Staff attorneys cost less because they’re not on the partner track at a firm, but they still bill higher than contract attorneys – so there are two sides at play. But in general, staff attorneys build cost-effective institutional knowledge, and they provide consistent coding.
That’s the same philosophy that we use at BIA with our Managed Document Review Services team, which provides the benefits of staff attorneys – including being cost-effective and maintaining institutional knowledge – with the ability for our clients to use our attorneys as needed like one would with a contract attorney review team.
7. Are there any quality issues with the per-doc model’s incentive to get through legal document review quickly?
No, quite the opposite. With the per-document pricing model, the incentive is directly built into the model to get it right the first time around.
BIA’s preferred practice is to bill per document versus per hour, as we find it’s not only more predictable for the client, but easier for everyone to manage. We touched on this somewhat during the webinar, and it is discussed in more depth here.
Simply put, legal document review must be done accurately, or, regardless of how quickly it was done or how it was billed, it will have to be done again. Our per-doc model of review puts that burden where it should be – on us. If we don’t maintain the highest quality, then documents will need to be re-reviewed, which negatively impacts our profit on the project. Thus, inherent in the very model is the incentive for quality from the outset.
BIA’s well-designed process allows for reviewers to take the necessary time to code documents correctly the first time and includes both team management and our comprehensive quality control process all in one simple price. We are convinced of this model’s effectiveness for several reasons, but our favorite is that not a single BIA client utilizing this model has ever looked back.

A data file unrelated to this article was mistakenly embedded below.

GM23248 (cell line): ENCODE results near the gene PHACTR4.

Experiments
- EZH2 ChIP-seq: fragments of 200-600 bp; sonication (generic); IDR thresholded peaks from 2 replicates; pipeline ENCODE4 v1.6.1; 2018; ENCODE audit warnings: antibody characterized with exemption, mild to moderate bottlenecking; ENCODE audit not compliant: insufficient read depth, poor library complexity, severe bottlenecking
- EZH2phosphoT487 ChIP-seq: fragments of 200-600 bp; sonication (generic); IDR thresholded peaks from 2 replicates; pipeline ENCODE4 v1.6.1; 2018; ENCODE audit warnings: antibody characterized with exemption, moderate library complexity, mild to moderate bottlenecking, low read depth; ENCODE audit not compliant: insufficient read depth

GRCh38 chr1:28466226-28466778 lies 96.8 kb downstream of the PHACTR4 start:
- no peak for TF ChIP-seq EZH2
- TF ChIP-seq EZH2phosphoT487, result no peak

8. If the other party does not specify format can you produce in the format you deem reasonable?
Per the federal rules, the answer is yes. However, what one side deems reasonable isn’t necessarily what the other side will agree upon. It’s good to confirm – more than once – what the specified format will be, just to avoid any back-and-forth in court. It’s not worth the money or time on either side to argue about the format. We suggest agreeing on an ESI production protocol at the outset of a matter to minimize ambiguity when completing productions.
9. How do you measure, monitor and track productivity and quality?
This is a good sum-up question. At BIA, we look at each individual reviewer’s rate of review (documents per hour) and then measure speed, accuracy, the difficulty of the review material, amount of errors per set and time spent reviewing. Conducting these measurements gives us a good indication of how the review is going and points out areas for improvement, be that for an individual or an entire team.
Want to streamline your document review? Check out our webinar, Document Review: The EDRM’s Final Frontier, that discusses how to approach, plan for and execute a successful document review.
Want to learn about using analytics in document review? In our recent Practical Uses of Brainspace webinar, we discuss how we leverage their technology to deliver unparalleled accuracy and cost savings to our Managed Document Review offering.